Raf: MiranMsMt

“Terrifying moments in Bangu – Rio de Janeiro:On my way to Bangu, one of the Bairros of the west zone of Rio deJaneiro, I followed the indications of my GPS and found myself drivingarond in a favela. At one point, my Brazilian friend, who was in the carwith me, spotted a guy sitting on a porch of a house holding a big gun,and in a panic he told me to stop the car, which I did. The guy withthe gun saw the car, got on his feet and started walking in ourdirection, pointing the gun and shouting all kinds of things wecounldn’t understand. In spite of my friend telling me not to move, Iput the car in reverse and bolted out of there as fast as I could.Speeding off, I heard 7 shots, none of which hit us or the car… I willnever know what would have happened if I would have listened to myfriend.”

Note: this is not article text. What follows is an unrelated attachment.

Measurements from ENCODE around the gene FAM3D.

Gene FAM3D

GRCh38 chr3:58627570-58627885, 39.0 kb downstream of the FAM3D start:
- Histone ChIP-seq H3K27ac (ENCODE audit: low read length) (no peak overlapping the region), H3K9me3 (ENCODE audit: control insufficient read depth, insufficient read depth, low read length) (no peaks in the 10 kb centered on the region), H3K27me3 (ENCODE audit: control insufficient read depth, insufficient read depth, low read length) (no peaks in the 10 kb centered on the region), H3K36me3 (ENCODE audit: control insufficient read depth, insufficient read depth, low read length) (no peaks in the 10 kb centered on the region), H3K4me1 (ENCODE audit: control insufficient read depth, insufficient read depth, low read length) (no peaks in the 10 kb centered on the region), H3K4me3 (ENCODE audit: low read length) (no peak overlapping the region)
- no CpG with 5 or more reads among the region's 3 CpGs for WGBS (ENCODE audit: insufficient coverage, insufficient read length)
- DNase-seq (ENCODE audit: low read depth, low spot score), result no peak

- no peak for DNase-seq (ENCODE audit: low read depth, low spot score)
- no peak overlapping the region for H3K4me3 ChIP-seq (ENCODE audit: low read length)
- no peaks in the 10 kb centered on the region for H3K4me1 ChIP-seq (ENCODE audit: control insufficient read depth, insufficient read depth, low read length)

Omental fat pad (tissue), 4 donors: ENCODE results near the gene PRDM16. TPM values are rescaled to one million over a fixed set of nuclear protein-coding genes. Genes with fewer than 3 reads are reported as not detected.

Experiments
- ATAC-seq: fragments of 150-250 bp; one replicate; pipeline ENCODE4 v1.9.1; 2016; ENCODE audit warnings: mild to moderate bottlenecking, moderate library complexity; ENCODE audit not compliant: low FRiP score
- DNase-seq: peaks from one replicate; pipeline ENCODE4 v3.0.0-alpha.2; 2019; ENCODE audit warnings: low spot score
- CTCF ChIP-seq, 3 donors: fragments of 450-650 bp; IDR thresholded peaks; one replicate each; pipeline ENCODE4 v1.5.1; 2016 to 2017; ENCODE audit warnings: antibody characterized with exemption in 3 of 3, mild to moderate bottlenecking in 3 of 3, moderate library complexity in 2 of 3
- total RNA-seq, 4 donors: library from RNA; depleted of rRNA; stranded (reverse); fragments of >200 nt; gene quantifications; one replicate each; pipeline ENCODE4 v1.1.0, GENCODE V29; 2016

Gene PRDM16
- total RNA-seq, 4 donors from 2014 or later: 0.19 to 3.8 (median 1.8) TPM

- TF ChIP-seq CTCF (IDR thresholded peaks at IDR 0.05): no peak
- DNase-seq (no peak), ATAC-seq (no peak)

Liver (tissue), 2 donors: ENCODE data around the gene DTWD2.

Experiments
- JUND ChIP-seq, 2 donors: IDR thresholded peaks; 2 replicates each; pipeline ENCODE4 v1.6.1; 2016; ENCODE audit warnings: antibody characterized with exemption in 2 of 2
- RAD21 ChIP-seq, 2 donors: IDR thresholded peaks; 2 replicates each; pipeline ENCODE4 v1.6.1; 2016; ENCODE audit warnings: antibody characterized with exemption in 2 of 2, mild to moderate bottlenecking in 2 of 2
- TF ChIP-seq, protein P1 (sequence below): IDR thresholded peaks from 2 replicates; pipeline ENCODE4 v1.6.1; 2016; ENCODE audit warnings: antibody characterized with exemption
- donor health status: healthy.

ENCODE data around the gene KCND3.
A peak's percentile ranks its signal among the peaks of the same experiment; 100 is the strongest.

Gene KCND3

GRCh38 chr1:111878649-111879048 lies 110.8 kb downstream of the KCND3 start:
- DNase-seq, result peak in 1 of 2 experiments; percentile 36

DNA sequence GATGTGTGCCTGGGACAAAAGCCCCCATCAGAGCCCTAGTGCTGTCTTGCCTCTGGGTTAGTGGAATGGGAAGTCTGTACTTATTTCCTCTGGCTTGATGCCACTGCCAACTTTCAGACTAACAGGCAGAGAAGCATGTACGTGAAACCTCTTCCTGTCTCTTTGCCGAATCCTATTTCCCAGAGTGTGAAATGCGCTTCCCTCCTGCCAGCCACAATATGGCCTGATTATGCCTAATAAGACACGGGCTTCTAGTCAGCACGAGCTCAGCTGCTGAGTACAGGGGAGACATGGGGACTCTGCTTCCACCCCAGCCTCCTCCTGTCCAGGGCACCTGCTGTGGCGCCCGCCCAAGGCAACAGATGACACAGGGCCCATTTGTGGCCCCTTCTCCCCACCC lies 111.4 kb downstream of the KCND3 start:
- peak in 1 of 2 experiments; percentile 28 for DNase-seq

7 Comments

  1. Our mission was to see an active volcano at night, but it was too cloudy with pour visibility.The beat-up mini-bus without doors or windows quickly descended down the steep mountain, zip zagging and taking the sharp turns without so much as a tap on the brakes. We were 1,000’s of feet high. It was late. It was pitch black. We could still see the glowing lights of Banos in the distance. The roads were muddy and washed out – brakes wouldn’t work anyways. On the turns, our arms dangled over the endless cliff drop, instant death was in reach. We quickly realized why the tour was only $5.